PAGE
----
The success of the SONA rests on the speedy follow-through of the Department of Minerals and Energy (letting users and IPPs generate additional electricity quickly), Icasa (releasing spectrum this year) and others (delivering infrastructure projects, paying small businesses on time etc.).
Select the right team
A change leader is only as good as the team around them. You need visionaries to generate new ideas and to create solutions. You need detail-oriented, taskmaster operations types running delivery units and war rooms, ensuring that action items get done and outcomes materialise. You need people who challenge thinking and will tell you the difficult things, not yes men and women who will insulate you from reality. You need proxies who know when to be the enforcer, and when to be the diplomat.
We’ve focused a lot on the president’s allies in Cabinet. Tony Blair’s New Labour project owed a great deal to his rival-turned-ally Gordon Brown, but also with the help of his policy brain (David Miliband), delivery guru (Sir Michael Barber) and communications maestro (Alastair Campbell).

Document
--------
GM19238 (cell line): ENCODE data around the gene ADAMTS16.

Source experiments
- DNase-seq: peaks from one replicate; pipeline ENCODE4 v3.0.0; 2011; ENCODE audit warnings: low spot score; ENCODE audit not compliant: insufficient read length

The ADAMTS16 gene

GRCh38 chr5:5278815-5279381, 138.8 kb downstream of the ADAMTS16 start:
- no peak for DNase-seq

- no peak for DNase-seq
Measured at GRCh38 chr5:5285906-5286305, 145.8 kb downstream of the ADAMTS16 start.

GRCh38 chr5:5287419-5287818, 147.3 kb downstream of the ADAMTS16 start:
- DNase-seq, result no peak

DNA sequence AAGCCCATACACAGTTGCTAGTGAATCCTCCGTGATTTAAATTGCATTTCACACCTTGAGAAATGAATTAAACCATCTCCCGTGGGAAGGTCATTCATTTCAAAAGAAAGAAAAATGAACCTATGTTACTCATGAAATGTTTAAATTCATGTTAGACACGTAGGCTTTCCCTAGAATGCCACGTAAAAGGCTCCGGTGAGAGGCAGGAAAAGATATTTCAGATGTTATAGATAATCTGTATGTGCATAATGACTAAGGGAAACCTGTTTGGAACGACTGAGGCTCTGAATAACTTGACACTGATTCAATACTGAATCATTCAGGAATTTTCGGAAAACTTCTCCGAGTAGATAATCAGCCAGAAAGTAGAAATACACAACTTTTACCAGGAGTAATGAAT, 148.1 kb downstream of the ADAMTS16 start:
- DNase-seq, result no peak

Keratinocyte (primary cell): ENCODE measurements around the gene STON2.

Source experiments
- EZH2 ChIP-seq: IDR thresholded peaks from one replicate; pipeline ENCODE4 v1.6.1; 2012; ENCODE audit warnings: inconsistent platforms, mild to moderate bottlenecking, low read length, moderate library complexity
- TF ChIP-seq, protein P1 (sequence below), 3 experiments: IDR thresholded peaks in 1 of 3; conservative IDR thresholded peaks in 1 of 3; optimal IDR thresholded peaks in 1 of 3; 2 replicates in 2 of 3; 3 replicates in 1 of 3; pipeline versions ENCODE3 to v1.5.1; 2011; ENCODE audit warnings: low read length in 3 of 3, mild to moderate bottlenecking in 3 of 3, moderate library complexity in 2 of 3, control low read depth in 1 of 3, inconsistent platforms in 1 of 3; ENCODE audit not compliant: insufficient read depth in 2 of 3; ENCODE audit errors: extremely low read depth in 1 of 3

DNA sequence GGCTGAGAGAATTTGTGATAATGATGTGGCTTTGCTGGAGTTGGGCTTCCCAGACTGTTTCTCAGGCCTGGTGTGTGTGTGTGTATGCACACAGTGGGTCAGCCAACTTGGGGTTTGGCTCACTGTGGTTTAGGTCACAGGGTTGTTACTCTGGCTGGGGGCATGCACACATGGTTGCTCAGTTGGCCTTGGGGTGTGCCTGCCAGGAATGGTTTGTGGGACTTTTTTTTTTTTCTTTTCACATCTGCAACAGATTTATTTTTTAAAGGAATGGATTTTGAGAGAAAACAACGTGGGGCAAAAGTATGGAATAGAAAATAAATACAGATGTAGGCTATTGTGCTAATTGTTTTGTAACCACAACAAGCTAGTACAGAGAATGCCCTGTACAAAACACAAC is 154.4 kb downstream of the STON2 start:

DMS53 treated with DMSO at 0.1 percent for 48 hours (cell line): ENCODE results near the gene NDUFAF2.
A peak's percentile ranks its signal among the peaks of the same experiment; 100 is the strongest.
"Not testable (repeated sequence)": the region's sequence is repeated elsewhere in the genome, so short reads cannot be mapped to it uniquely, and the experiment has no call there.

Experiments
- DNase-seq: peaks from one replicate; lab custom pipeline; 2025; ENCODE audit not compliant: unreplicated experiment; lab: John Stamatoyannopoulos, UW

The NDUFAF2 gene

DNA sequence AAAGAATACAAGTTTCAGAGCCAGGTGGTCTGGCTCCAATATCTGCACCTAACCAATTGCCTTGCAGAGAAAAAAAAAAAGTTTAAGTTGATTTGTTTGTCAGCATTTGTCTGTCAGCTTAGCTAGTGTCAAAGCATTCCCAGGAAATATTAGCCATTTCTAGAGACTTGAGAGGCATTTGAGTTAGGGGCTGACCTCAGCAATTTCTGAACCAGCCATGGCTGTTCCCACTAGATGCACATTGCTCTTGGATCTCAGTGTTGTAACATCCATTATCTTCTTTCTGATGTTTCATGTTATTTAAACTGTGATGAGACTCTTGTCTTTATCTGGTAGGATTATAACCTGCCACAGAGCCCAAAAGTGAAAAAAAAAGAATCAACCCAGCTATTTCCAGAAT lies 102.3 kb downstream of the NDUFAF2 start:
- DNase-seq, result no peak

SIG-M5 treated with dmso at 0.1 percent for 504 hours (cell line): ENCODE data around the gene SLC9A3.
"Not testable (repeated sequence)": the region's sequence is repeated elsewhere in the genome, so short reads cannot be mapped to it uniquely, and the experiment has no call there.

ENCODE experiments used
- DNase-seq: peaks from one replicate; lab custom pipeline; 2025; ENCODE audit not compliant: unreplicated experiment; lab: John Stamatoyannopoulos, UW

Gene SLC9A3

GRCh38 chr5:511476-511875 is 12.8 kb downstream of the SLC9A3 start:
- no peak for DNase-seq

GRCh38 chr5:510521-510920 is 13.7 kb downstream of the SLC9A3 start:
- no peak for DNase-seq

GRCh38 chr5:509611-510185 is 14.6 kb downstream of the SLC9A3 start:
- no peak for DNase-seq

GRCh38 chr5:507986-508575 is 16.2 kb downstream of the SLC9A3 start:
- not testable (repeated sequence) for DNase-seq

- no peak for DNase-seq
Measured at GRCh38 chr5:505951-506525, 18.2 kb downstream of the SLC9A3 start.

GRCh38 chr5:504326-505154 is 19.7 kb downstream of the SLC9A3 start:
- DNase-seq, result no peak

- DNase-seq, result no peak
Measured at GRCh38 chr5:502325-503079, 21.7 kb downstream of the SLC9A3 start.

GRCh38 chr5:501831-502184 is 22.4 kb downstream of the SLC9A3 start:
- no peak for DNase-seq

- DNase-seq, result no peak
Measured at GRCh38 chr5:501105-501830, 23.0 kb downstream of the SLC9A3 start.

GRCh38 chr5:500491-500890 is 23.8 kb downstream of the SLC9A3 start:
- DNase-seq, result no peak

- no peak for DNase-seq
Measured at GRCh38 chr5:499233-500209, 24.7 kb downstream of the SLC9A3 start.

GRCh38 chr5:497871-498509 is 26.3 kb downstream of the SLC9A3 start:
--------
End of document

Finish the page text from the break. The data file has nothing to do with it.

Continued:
Our political analysis tends to focus primarily on political principals, but the teams they assemble around them to carry out their agenda play a major role in what government leaders end up delivering.
Maintain an intense focus on the citizen
Tony Blair’s genius was understanding that the ideological battles which occupy politicians are secondary to the concerns of voters, who view politics through a practical lens. How much does my family have left over after paying the bills? Does my child go to a school which will give him or her a decent chance in life? How long do I have to wait for treatment at a public hospital? Blair entered government by winning the centre, but he secured Labour’s longest-ever run in government by delivering on promises to improve the quality of public healthcare, schools and other services.
Similarly, citizens ultimately do not care about ANC factional battles or palace politics about which minister is more or less powerful this week. Citizens will ultimately judge the success of the New Dawn on a handful of factors. Has it got easier for me to find a job? Can I afford the cost of living? Does public transport make my commute bearable, or a daily nightmare of unreliability? Is my child’s school safe and conducive to learning? Can I get quality healthcare when I need it? Am I safe in my community, or am I at the mercy of criminals with no fear of arrest and prosecution?
The success of any administration rests on its ability to make good policy and strategy decisions, and effectively manage the bureaucracy to translate these into real outcomes for citizens. DM